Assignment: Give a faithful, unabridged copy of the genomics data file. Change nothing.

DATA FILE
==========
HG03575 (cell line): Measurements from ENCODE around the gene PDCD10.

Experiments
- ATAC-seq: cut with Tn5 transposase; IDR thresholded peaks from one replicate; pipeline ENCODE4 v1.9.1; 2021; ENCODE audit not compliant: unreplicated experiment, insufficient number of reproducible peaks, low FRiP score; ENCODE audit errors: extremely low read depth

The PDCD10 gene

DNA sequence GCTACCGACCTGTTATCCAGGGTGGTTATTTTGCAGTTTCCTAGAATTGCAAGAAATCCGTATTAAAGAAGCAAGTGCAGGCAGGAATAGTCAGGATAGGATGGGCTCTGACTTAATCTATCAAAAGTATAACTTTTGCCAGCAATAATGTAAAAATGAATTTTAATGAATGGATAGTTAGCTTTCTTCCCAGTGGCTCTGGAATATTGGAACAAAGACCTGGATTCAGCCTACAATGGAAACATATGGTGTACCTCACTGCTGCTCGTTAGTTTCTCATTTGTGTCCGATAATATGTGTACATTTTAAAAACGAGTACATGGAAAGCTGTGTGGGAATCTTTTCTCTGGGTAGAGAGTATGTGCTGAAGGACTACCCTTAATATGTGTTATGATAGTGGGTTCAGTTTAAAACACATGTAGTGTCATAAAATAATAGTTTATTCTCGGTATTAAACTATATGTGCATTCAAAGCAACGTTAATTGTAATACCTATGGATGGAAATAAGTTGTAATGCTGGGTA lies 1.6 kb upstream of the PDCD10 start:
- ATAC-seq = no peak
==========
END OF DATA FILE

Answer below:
HG03575 (cell line): Measurements from ENCODE around the gene PDCD10.

Experiments
- ATAC-seq: cut with Tn5 transposase; IDR thresholded peaks from one replicate; pipeline ENCODE4 v1.9.1; 2021; ENCODE audit not compliant: unreplicated experiment, insufficient number of reproducible peaks, low FRiP score; ENCODE audit errors: extremely low read depth

The PDCD10 gene

DNA sequence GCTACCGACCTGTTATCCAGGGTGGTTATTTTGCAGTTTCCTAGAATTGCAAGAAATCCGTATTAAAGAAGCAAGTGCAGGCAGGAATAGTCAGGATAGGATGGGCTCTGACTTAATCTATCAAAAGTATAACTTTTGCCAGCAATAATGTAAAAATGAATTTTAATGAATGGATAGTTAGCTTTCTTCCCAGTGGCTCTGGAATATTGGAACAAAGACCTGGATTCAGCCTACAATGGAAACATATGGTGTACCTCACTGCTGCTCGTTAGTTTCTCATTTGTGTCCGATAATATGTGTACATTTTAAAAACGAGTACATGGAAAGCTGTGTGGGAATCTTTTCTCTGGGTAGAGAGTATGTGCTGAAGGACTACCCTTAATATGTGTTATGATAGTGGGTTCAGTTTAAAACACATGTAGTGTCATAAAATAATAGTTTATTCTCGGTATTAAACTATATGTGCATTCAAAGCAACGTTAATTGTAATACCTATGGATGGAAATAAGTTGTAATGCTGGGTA lies 1.6 kb upstream of the PDCD10 start:
- ATAC-seq = no peak